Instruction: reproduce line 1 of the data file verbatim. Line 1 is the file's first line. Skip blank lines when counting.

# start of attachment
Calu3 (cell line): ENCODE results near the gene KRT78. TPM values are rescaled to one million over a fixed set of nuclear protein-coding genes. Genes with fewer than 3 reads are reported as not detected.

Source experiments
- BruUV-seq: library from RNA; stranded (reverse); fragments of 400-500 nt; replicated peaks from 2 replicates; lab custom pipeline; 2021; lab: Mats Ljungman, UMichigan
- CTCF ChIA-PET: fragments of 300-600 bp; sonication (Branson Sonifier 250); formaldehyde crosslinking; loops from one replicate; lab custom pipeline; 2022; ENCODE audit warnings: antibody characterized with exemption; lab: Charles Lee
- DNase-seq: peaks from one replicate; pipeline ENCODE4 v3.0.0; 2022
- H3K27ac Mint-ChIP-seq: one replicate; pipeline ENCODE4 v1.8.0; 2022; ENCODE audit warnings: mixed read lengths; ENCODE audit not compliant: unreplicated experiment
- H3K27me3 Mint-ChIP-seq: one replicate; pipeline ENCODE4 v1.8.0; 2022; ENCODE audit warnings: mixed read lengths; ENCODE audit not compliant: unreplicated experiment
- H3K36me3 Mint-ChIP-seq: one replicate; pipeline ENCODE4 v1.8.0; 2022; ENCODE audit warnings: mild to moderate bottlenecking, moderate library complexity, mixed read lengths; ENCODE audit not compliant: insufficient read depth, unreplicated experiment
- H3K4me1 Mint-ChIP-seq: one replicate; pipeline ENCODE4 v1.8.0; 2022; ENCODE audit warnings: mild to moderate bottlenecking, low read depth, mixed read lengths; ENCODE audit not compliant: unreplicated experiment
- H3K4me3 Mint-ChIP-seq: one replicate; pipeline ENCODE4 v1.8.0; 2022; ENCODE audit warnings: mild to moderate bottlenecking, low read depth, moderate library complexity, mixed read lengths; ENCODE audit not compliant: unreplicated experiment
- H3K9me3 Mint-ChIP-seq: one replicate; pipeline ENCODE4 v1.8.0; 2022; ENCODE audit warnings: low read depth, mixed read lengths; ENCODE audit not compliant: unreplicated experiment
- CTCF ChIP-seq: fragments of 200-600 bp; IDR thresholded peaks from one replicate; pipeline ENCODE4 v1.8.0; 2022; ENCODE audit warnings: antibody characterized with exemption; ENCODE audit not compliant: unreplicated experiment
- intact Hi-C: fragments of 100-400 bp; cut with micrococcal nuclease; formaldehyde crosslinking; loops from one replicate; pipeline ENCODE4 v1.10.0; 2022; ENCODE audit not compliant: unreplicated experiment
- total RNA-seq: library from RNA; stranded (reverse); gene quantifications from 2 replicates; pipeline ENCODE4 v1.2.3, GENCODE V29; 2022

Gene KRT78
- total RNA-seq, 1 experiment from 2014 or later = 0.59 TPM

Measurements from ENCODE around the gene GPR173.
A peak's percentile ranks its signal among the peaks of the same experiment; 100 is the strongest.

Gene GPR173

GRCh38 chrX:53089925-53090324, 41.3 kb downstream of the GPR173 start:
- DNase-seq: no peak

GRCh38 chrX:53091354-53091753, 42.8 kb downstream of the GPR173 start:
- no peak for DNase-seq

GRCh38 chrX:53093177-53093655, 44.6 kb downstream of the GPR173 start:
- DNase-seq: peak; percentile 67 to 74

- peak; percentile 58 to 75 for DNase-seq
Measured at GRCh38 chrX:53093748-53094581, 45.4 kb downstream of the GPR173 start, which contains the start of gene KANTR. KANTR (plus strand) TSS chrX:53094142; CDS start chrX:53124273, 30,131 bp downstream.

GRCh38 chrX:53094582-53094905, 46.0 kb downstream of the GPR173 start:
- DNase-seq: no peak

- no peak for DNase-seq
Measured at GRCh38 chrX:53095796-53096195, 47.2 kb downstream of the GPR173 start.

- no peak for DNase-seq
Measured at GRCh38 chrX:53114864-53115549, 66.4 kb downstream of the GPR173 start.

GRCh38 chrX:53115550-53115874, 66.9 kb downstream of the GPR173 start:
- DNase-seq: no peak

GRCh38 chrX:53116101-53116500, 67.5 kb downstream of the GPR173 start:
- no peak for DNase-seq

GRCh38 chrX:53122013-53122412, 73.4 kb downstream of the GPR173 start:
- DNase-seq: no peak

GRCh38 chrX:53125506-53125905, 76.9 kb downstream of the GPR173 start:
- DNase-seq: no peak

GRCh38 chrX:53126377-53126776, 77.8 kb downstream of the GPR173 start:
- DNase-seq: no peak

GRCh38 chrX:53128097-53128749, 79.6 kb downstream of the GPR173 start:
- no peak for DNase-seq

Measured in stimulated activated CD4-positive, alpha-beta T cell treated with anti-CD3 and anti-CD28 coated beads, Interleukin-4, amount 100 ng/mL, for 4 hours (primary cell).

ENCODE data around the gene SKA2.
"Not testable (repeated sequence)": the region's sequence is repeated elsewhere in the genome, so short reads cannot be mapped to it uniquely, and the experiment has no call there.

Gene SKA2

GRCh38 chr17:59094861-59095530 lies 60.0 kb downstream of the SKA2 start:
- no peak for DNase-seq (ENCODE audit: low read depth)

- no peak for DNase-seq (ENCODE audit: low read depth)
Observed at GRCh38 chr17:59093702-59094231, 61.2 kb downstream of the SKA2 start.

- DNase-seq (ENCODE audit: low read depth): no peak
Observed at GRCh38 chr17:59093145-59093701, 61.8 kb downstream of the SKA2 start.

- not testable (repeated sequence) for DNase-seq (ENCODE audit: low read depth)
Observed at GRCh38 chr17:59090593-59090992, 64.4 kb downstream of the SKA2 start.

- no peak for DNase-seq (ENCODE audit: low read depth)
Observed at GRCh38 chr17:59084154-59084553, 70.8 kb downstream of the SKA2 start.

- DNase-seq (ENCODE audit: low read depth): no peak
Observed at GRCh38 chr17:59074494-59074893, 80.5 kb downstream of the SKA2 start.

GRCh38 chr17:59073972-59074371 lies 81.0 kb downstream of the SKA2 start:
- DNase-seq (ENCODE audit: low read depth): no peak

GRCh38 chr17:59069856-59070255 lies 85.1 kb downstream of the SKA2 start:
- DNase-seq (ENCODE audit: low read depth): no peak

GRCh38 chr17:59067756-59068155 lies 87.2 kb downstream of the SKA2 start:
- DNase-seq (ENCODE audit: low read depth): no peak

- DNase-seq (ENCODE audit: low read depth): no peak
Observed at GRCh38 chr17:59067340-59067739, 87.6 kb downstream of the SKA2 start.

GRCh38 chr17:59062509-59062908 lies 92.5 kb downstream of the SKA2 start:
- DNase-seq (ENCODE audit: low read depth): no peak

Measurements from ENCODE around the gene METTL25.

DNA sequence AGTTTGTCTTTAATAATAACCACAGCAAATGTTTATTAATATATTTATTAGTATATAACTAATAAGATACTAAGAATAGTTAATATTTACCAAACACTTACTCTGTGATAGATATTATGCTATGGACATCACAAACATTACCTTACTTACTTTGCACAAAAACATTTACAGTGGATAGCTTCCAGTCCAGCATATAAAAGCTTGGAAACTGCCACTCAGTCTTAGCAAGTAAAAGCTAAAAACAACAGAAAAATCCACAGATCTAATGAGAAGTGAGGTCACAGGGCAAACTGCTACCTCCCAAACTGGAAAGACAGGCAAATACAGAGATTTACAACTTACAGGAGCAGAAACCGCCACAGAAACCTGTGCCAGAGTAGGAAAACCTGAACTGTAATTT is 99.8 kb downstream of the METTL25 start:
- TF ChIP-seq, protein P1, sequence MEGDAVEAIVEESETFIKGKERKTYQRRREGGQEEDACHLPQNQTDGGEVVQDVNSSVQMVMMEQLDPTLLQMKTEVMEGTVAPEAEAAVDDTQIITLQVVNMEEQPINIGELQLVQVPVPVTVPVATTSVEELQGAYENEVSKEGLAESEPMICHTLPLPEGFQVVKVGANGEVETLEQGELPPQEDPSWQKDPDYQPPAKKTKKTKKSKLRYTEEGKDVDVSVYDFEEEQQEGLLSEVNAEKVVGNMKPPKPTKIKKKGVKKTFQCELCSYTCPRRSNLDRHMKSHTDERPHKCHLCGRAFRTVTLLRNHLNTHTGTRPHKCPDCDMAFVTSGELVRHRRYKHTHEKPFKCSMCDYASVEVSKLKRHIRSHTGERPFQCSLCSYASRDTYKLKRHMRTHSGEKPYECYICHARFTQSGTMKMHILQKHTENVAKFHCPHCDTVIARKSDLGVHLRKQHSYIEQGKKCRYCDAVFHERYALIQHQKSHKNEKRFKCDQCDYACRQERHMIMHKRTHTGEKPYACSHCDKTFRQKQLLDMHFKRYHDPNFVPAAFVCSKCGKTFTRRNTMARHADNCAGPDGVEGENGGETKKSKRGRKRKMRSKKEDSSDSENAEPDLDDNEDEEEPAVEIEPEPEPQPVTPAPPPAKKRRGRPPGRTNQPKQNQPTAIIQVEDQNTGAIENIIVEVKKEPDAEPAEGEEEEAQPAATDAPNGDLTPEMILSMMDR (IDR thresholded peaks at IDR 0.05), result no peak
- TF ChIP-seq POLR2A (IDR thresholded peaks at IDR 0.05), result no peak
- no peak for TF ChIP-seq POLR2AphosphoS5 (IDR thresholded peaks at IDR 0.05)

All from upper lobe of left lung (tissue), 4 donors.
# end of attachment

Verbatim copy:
Calu3 (cell line): ENCODE results near the gene KRT78. TPM values are rescaled to one million over a fixed set of nuclear protein-coding genes. Genes with fewer than 3 reads are reported as not detected.